The Labyrinth: Our Lives

On the signature line of my work email, I have a quotation from the Persian poet and mystic Rumi:  “Out beyond ideas of wrongdoing and rightdoing there is a field.
I’ll meet you there.”  Recently, I sent an email out to the entire faculty of my school, and a teacher whom I do not know responded to  me–not about my email, but about  my signature line. She told me that she really, really liked that quotation.  She made me stop and think:  I had placed that quotation in my signature line a long time ago (maybe three years ago).  I had virtually forgotten about it.

I wrote the teacher back, thanked her for the comment and told her that while it is a favorite quotation of mine, that it had been there a long time.  Perhaps it was time to change it.  She wrote back:  No.  Don’t change it.

I have not changed it.  I did look the quotation up, and I discovered or remembered that there is more to it.  There is another line: “Out beyond ideas of wrongdoing
and rightdoing there is a field. I’ll meet you there. When the soul lies down in that grass
the world is too full to talk about.”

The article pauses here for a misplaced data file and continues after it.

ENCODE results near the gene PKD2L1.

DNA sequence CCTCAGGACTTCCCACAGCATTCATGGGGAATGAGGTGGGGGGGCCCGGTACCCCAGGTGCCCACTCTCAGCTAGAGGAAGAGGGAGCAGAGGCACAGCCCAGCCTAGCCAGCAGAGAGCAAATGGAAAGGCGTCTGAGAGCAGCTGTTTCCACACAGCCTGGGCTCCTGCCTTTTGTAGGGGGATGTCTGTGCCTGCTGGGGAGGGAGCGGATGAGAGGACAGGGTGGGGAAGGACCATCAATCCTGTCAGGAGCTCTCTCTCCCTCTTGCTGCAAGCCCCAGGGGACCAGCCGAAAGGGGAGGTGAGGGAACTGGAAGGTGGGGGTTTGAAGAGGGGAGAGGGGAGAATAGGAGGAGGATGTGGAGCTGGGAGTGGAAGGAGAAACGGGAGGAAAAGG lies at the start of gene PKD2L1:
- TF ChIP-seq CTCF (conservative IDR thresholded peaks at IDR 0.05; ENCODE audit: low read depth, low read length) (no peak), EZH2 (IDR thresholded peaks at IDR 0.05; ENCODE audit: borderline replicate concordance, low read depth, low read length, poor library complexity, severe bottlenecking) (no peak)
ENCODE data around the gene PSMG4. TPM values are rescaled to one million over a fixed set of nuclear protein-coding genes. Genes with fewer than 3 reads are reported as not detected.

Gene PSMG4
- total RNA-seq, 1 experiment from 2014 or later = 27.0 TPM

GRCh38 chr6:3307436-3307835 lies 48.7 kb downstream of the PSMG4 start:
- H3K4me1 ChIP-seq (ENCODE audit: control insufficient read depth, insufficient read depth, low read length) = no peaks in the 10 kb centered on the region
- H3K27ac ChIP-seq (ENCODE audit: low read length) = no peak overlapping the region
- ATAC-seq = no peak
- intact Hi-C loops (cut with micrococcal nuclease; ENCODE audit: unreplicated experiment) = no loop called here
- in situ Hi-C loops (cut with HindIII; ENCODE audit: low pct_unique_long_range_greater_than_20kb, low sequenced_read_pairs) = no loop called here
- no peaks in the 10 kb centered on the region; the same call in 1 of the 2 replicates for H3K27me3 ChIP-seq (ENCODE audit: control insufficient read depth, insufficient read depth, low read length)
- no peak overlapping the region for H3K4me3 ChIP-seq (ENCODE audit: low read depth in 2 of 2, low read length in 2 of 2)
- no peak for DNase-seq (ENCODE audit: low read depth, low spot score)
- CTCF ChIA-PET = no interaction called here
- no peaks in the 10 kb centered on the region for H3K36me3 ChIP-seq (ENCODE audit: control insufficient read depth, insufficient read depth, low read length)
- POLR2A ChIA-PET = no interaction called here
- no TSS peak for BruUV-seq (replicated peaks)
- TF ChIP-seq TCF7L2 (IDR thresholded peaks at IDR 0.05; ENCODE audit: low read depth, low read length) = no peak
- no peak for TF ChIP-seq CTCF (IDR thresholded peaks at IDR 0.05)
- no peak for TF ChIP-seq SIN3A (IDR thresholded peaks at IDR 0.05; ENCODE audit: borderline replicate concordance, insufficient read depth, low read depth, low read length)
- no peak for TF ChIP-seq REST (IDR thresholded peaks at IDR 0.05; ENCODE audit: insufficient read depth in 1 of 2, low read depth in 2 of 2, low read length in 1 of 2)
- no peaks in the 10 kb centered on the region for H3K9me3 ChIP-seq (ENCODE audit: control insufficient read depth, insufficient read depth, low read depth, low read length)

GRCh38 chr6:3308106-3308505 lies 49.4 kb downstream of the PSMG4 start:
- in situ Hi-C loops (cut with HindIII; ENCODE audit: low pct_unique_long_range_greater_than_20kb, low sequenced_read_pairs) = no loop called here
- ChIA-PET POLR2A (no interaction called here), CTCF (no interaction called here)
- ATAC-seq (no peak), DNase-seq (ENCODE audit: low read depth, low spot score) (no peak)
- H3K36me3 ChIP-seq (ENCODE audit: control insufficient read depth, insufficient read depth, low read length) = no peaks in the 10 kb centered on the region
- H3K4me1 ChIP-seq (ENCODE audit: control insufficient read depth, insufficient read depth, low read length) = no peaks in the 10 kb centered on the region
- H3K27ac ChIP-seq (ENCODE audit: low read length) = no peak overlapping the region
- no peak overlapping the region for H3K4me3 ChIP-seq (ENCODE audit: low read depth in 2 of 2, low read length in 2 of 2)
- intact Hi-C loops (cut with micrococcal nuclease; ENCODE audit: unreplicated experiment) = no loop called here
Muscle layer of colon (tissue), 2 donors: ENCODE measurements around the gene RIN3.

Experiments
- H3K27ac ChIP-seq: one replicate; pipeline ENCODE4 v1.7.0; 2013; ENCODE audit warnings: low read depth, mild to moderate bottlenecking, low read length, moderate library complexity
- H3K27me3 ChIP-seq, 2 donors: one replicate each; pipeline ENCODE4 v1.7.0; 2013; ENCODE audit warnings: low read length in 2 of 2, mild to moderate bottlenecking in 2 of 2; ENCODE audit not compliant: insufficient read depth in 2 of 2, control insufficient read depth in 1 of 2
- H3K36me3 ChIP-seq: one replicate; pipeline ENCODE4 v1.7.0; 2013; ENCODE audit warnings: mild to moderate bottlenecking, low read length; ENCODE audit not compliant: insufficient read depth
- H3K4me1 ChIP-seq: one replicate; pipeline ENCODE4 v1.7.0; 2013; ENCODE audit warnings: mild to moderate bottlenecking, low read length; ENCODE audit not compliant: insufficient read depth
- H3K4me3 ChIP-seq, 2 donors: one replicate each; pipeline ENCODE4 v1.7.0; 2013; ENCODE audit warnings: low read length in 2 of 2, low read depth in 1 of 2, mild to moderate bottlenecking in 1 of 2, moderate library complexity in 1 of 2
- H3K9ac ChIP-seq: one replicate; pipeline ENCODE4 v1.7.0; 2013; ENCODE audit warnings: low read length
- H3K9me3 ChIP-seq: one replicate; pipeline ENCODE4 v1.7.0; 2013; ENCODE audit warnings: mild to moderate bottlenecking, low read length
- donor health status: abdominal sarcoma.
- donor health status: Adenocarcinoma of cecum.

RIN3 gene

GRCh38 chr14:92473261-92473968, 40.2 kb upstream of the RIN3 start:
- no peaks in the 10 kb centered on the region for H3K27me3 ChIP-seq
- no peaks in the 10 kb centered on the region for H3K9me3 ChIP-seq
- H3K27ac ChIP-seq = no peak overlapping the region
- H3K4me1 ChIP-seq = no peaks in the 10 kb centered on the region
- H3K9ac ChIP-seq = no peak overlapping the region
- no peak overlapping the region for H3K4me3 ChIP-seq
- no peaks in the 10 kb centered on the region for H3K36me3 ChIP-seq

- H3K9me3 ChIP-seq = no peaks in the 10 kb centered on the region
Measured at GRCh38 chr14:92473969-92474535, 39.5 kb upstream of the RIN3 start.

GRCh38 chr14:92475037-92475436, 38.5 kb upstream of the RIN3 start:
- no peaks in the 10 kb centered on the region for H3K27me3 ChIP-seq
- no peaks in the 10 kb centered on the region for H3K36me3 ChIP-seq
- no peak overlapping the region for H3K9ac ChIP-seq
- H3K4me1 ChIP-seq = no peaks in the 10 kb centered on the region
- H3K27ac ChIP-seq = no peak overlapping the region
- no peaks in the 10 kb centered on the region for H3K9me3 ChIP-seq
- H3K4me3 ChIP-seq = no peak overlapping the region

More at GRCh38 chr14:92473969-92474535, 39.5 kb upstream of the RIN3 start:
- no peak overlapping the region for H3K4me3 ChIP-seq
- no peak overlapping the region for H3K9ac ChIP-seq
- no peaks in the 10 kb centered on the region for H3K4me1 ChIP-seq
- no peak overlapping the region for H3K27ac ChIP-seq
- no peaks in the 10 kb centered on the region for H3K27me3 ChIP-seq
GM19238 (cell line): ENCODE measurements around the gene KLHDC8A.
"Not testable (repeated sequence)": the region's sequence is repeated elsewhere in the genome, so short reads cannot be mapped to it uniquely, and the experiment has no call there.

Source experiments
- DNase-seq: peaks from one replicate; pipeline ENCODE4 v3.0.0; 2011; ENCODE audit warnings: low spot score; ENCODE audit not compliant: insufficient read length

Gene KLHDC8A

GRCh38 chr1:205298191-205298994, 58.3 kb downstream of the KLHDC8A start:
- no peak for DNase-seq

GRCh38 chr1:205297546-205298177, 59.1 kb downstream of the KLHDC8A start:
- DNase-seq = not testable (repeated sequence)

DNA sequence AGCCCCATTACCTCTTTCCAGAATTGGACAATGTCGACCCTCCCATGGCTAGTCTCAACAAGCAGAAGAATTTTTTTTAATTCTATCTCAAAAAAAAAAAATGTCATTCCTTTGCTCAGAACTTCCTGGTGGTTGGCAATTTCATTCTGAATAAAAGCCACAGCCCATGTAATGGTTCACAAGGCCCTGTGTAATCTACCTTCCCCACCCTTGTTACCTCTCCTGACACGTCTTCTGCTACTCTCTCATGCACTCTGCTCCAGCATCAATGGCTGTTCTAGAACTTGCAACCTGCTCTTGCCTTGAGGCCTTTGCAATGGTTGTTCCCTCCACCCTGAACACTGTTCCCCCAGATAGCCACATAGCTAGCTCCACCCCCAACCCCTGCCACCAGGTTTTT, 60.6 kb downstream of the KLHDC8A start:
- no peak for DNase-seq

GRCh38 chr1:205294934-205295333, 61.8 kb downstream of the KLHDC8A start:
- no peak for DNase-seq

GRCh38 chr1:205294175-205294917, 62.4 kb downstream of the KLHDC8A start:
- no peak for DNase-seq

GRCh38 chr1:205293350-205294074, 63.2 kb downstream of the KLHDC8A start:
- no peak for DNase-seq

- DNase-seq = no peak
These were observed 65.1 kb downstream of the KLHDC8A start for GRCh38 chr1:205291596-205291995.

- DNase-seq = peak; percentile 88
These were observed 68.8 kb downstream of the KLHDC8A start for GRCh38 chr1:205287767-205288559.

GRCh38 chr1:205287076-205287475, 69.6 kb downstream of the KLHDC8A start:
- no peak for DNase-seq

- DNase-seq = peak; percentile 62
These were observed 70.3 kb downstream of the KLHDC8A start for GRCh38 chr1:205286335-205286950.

TurtlePeaceLabyrinthPhotoOp1-LARGE

Turtle Peace Labyrinth at Teaneck Nature Preserve. From the Friends of Brook Park website: http://www.friendsofbrookpark.org/services/landscaping/

That last line reminds me of why I love this quotation. What is our world full of today if not fear and war, disease and hunger, pollution and over-consumption?  These are all real problems that threaten to do us in.  Our approaches to them are themselves filled with notions of wrongdoing and rightdoing that create too  many times  more obstacles than they help. There is a place, however, beyond “you are wrong and I am right” where we could meet.  In that place, if we were to work with each other there, we could find a way to be in harmony and at peace. We might actually make a difference for the benefit of all.

Our lives are labyrinthine.  What are the chances that a white boy who grew up in the rural South of the 20th century might come to know and love some words written by a Persian poet living in the 14th century, much less take guidance from them?  What are the chances that a teacher unknown to me could reach out through email and remind me of those words? What are the chances that our world might just find a way to that place beyond wrongdoing and rightdoing–to meet and lie down in the grass? It looks like we will never get there, and sometimes I despair that we won’t.  The Labyrinth calls. One more step. Just one more step.  How does the beautiful and magnificent Labyrinth that is your life call to you today?

Bob Parick

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